PS: Mom, happy birthday in advance, since I won’t be able to say it next week. As your present, here is a picture of me, smiling, and doing fun things. Thanks in so many ways for every opportunity you’ve given me, I love you to the moon.


PS #2: Mama Phillips, Davis says he loves, you, happy anniversary, and happy birthday (the triple whammy)!

PS #3: Trevor, Rosie, Kelly, Andy, Carlee and the rest of the Sinto Squad: miss you guys every day and can’t wait to hear about all of your post grad adventures. Counting the endless days until I get to see you all again.




This entry was posted in Uncategorized. Bookmark the permalink.

12 Responses to Send Us A Doctor

  1. Venezia says:


    so excited to see a post from you today! You are full of insight and I’m so glad I got the chance to know you more this past semester. You are always so reflective and often I felt like I could just see you thinking every time we did something in class or with the freshmen. You are going to make a great doctor, not only because of what this experience is teaching you, but because you are so good at caring. Keep up all the hard work. Love you muchochoochie

    Computer gals! I hope classes are going wel!! Literally waiting on the edge of my seat to hear about them. Keep up all the great work I know you’re doing. If there’s a young student named Michael that took the class last year, say hi to him for me! I’ve been sending extra prayers to him!

    Glad you all made it back from Dipalata healthy and happy!


  2. Carlee Quiles says:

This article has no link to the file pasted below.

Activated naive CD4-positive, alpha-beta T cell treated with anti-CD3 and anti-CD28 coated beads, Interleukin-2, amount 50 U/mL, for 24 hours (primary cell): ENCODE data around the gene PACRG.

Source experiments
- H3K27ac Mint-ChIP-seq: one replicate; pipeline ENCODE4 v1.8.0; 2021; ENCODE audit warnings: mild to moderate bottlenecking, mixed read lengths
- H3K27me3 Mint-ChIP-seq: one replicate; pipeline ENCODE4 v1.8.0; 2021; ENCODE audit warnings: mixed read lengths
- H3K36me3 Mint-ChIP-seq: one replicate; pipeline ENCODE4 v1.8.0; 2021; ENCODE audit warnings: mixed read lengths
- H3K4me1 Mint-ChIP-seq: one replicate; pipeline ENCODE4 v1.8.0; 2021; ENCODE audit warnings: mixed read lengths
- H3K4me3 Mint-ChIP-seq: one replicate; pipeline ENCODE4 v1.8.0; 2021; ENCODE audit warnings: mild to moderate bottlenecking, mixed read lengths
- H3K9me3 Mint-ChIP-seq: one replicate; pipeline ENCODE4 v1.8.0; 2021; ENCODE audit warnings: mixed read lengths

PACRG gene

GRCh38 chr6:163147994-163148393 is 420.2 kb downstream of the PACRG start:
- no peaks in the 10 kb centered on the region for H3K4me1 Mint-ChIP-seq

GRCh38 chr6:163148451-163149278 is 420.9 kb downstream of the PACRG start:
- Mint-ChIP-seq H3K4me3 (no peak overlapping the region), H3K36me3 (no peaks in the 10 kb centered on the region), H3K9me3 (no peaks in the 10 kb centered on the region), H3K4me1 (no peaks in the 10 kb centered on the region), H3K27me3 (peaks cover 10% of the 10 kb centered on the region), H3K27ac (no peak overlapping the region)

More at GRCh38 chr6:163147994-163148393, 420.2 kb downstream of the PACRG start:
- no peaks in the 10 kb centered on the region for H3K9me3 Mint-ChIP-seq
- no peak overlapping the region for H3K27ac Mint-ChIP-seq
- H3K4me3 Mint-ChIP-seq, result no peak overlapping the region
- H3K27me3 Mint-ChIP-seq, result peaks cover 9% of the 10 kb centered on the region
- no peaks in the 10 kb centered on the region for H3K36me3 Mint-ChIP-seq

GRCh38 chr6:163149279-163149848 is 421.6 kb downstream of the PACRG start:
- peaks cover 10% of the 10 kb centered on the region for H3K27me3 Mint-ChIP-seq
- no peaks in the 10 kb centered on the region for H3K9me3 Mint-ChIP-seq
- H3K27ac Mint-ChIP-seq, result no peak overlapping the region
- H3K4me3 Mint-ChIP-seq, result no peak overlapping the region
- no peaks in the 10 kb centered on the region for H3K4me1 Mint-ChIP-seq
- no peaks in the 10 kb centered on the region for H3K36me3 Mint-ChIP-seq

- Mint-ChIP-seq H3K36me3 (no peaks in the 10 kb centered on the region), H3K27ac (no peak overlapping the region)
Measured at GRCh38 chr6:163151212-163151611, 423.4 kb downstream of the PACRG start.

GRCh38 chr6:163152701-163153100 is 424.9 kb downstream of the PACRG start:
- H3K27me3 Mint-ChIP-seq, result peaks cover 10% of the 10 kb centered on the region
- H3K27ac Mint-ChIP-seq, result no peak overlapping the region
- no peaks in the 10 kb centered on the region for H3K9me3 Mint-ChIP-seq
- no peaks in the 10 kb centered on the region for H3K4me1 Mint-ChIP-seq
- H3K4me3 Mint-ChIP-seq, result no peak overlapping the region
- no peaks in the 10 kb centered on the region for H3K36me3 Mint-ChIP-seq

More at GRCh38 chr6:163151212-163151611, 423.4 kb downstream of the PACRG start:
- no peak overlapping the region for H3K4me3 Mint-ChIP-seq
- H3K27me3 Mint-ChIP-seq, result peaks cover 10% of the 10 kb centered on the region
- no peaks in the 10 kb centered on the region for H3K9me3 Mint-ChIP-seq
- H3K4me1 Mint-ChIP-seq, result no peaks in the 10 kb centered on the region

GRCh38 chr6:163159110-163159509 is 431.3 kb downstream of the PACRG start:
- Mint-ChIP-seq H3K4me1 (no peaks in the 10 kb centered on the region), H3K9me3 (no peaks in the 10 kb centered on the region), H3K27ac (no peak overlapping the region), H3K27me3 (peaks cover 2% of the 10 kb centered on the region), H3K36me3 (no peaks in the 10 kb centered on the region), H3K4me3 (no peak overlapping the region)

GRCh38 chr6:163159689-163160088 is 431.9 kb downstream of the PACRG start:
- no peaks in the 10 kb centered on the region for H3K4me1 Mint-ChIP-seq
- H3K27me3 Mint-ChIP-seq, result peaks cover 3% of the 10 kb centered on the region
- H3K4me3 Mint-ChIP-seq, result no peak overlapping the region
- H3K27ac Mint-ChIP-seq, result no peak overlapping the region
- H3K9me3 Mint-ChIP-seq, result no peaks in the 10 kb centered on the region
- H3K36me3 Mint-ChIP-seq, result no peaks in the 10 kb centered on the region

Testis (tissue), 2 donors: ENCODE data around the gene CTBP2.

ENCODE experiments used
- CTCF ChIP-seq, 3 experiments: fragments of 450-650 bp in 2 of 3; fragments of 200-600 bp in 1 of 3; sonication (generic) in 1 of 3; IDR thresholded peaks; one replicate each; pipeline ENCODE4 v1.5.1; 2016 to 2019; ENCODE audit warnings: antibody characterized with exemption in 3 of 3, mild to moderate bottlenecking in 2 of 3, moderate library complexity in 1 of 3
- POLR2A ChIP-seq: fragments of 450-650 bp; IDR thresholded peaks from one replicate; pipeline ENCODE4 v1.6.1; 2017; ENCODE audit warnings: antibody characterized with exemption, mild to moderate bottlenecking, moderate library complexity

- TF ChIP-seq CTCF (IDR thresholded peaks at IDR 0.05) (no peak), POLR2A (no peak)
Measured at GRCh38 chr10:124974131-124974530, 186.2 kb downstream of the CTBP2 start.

Umm hi. Bittersweet it is your blog day. 1. Because so so excited to hear from you and about your experience. 2. Sooooo long before I hear from you again. Aka you will be back in the states. (Yes, entirely selfish) you are allowed to roll your eyes or wave your hand as I am sure you would if I was actually saying this to you.

    It never quite occurred to me how this experience would shape you for the potential of medical school and even better a career within medicine. Of course you are on the health team and medicine is one of your passions but I never put it together. You will never forget these experiences. They will shape who you will become in the medical profession, how you deal with patients and the balance of it all on hard and long days. I cannot wait to watch you turn this experience into more than words on a application or a journal entry but into guiding practices in your life.

    You are right you are not the savior to this community but you are a great friend and companion to them. Be present and love extravagantly.

    Happy taco Tuesday from afar.

    Love you miss you,

  3. Mary Barger says:

    What a bonus! 2 posts in one day! Thank you all for sharing your journey! You all are a wonderful group of young adults! Take care everyone!!!

    Katie B – I miss your smiling face! There’s going to be a new baby at Christmas, Laura’s due in November. Love you!

  4. Peter Sherman says: